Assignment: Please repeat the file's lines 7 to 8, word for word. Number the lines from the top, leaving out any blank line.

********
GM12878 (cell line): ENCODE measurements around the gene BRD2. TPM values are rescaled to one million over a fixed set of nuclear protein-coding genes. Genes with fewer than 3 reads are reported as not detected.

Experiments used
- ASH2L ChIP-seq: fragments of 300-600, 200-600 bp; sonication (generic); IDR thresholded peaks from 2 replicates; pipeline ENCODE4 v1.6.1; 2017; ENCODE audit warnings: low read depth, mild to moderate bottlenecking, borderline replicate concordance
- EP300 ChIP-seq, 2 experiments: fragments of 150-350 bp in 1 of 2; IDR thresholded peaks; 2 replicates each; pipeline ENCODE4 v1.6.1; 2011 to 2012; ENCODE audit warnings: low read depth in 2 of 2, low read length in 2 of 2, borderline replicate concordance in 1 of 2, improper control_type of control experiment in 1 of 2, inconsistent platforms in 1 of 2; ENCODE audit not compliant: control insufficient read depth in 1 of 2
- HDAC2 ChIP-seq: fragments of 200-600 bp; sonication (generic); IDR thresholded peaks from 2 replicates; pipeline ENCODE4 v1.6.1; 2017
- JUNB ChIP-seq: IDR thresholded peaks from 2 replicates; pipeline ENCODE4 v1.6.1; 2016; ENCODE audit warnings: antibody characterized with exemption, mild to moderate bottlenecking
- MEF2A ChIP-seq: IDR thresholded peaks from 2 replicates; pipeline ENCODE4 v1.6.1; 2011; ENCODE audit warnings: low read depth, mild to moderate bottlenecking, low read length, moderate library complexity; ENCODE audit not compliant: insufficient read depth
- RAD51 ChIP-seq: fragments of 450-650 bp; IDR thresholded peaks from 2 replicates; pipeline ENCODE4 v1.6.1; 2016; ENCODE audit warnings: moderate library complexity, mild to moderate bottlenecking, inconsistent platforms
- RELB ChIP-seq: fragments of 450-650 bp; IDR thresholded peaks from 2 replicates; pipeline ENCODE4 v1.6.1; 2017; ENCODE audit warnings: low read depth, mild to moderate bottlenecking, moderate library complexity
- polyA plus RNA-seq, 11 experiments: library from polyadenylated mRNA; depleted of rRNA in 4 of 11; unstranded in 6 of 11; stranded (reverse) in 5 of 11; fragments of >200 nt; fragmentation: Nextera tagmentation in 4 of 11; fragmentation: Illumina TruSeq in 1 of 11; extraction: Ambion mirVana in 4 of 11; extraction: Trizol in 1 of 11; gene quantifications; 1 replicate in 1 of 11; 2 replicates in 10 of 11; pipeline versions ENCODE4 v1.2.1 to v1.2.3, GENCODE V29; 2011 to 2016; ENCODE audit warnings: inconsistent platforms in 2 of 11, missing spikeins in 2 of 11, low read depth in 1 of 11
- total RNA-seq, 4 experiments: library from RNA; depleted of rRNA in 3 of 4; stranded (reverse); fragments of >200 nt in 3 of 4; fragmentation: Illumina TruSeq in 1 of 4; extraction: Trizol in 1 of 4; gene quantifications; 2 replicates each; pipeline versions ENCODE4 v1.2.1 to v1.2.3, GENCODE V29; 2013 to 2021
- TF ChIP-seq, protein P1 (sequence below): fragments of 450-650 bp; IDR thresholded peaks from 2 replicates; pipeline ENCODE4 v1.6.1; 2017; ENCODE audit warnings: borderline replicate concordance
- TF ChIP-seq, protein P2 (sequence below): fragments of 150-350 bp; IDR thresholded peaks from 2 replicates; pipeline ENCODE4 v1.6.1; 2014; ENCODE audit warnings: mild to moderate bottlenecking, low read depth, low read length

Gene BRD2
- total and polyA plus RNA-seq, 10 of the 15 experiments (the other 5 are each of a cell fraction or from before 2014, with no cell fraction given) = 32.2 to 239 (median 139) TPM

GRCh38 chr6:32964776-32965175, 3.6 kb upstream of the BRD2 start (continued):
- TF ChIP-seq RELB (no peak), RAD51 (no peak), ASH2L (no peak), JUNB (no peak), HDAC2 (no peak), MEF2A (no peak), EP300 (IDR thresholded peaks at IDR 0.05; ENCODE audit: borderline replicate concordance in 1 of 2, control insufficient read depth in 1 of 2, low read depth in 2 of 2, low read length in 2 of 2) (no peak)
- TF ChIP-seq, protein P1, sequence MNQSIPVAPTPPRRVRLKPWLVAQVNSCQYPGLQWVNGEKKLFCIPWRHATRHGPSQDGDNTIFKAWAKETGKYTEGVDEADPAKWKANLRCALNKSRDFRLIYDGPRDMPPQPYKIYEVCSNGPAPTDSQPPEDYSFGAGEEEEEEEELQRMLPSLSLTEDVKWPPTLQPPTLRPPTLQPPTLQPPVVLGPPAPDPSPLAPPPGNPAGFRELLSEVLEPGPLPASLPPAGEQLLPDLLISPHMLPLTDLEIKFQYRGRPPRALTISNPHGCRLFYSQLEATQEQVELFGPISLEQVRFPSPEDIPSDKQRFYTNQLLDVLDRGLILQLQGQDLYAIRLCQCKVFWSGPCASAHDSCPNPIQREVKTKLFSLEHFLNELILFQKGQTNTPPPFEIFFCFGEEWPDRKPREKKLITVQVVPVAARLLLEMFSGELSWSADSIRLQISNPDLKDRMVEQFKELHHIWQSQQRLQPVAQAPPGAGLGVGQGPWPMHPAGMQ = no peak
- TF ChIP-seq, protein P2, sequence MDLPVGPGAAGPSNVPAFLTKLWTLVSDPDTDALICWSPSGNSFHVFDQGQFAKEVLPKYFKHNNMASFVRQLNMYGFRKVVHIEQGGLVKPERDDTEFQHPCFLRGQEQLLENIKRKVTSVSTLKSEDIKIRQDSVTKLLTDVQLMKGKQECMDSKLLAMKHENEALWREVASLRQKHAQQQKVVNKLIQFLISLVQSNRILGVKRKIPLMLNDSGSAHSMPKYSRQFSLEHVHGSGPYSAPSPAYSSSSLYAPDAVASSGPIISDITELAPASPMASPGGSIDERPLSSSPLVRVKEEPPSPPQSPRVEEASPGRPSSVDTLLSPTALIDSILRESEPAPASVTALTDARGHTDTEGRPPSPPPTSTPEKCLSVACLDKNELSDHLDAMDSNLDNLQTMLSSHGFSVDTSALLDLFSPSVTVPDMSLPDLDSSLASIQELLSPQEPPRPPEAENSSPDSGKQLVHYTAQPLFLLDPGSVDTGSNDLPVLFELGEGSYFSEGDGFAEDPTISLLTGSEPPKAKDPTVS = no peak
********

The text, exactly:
- MEF2A ChIP-seq: IDR thresholded peaks from 2 replicates; pipeline ENCODE4 v1.6.1; 2011; ENCODE audit warnings: low read depth, mild to moderate bottlenecking, low read length, moderate library complexity; ENCODE audit not compliant: insufficient read depth
- RAD51 ChIP-seq: fragments of 450-650 bp; IDR thresholded peaks from 2 replicates; pipeline ENCODE4 v1.6.1; 2016; ENCODE audit warnings: moderate library complexity, mild to moderate bottlenecking, inconsistent platforms